Planning’s’ Great Places in the U.S. 2008

There are few better authorities for comparing the thousands of neighborhoods, streets and public spaces than the American Planning Association, especially since their vast membership represents just about every one of these destinations. Thus, special attention should be applied to their annual Great Places in America, with ten designees in each of the three aforementioned categories. However, they choose new recipients each year, and this is its second year, so you may want to check out their 2007 winners – scroll down to see them here.

How does can this apply to your city, neighborhood? Not only do these provide great models, but the site also lists the detailed criteria for how these were selected.

You can easily see the 30 choices on one page at their Great Places in America 2008 site, so rather than list them all, here’s a review.

Great Public Spaces – You can’t go wrong with this list, particularly since they didn’t have public spaces as a category in 2007.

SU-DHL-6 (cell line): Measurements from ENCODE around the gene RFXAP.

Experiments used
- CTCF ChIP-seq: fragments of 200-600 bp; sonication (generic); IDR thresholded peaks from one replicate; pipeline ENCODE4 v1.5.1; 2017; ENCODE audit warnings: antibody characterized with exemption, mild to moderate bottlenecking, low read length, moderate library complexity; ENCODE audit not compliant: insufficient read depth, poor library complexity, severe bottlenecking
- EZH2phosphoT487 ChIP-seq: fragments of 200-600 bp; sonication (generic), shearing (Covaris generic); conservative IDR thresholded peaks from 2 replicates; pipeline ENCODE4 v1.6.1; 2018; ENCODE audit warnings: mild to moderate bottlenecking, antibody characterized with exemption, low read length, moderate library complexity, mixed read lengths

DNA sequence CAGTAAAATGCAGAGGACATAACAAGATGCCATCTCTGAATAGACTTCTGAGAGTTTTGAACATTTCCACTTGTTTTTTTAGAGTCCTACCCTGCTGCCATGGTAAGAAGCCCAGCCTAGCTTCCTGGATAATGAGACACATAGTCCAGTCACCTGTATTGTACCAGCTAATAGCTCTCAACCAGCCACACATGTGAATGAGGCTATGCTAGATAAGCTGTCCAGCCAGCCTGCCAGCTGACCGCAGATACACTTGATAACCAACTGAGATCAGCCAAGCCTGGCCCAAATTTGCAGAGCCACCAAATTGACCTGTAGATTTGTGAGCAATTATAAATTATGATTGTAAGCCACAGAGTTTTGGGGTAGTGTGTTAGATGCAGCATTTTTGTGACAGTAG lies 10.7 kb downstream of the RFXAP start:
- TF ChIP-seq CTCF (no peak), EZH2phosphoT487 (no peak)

Great Neighborhoods – The ones with a more urban vibe include Charles Village, Baltimore, Maryland and their deeply strong sense of community; the revitalization of new to complement historic downtown Salem, Massachusetts; the arts community in Echo Park, Los Angeles; the college-life-infused Greater University Hill in Syracuse, New York; the loft conversion movement of Old Town Wichita, Wichita, Kansas; and the beautiful quaint architecture and cobblestone streets of Society Hill, Philadelphia, Pennsylvania (pictured). The others on the list are more small town family/retiree oriented.

Great Streets – Looking at the entries that fit the tone of a freshened natural cultural district at a more human scale, these are the historic, nightlife rich 7th Avenue in Ybor City, Tampa, Florida; the historic fishing waterfront of Commercial Street in Portland, Maine; the true urban of Washington Street in Boston; and the creative urban hotspots along West Main Street in Louisville, Kentucky.